Is bipolar disorder more common in highly intelligent people? Mol Psychiatry.Feb. 2013

06.02.2013

Is  bipolar disorder more common among individuals with higher intelligence and exceptional creativity?  Epidemiological evidence so far is not good enough for  firm conclusions.Studies that support this notion has problems ( for example: not having enough power to detect the link).Both bipolar disorder and high intelligence are uncommon in general population and only a large study can look in to this relationship.

CR Gale, GD Batty,AM McIntosh, DJ Porteous, IJ Deary and F Rasmussen used  data from over a million Swedish men to investigate this.  Military Service Conscription Register  ( medical examination, intelligence assessment, interview by psychologist, assessment from psychiatrist if needed) and hospital discharge register provided the key information.

Findings:

0.3% were hospitalised with bipolar disorder during the follow-up period (The mean follow-up period was 22 years). Of this 3174 men,  1079 (34%)  had the bipolar disorder in a pure form (.ie 74% had many other conditions diagnosed during this period).

Risk of hospitalisation with any form of bipolar disorder fell in a stepwise manner as intelligence increased.Adjustment for age, year of conscription, conscription-testing centre, parental age and parental social class had little effect on this association. This suggest that high intelligence may confer resilience to several forms of psychiatric comorbidity. 

What about those with pure bipolar disorder? Men with the highest intelligence, particularly as regards verbal and technical ability, were at increased risk compared with those of average ability. This association was stronger if a more restrictive definition of bipolar disorder is used.  There is an increased risk of pure bipolar disorder in men with the highest verbal or technical abilities.

Authors remind readers that  IQ is not an effective discriminator of which individuals go on to have hospital treatment for this disorder as hazard ratios are of small magnitude.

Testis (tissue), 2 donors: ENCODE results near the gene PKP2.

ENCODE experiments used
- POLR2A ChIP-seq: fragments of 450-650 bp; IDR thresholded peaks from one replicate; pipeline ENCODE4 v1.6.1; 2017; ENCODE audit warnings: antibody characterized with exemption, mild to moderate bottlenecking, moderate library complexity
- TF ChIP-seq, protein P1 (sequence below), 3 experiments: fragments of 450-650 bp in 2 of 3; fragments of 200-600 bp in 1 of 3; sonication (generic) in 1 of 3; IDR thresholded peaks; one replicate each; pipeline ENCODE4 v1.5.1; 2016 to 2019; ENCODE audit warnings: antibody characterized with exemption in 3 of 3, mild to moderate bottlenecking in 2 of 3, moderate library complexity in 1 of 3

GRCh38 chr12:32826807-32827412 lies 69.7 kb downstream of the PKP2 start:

Limitations:Cases of bipolar disorder during the follow-up period were defined on the basis of hospital admission ie only those who were admitted were accounted for.Diagnosis was made clinically.( i.e. no standardised interview).Only men were studied.

Conclusions: High intelligence may  be a risk factor for bipolar disorder ( in its pure form) at least in men.

Summary of the article:

Is bipolar disorder more common in highly intelligent people? A cohort study of a million men.

Gale CR, Batty GD, McIntosh AM, Porteous DJ, Deary IJ, Rasmussen F.Mol Psychiatry. 2013 Feb;18(2):190-4.

2 thoughts on “Is bipolar disorder more common in highly intelligent people? Mol Psychiatry.Feb. 2013

  1. I read the todays article.
    I do’nt agree with it. Highly intelligent people are usually well off,can cope easily to stress relating situations. Have better job opportunities and have better capacity to adjust themseves. In areas like Kashmir usually the symptoms appear in stressful situations and at times of emotional upsets and most of our indoor patients of Bipolar disorder are of average intelligence.
    More over study is based upon hospital record. It is not the record which is important, it is the examination of the mental state according to a structured interview which will give a diagnosis.
    Thanks.

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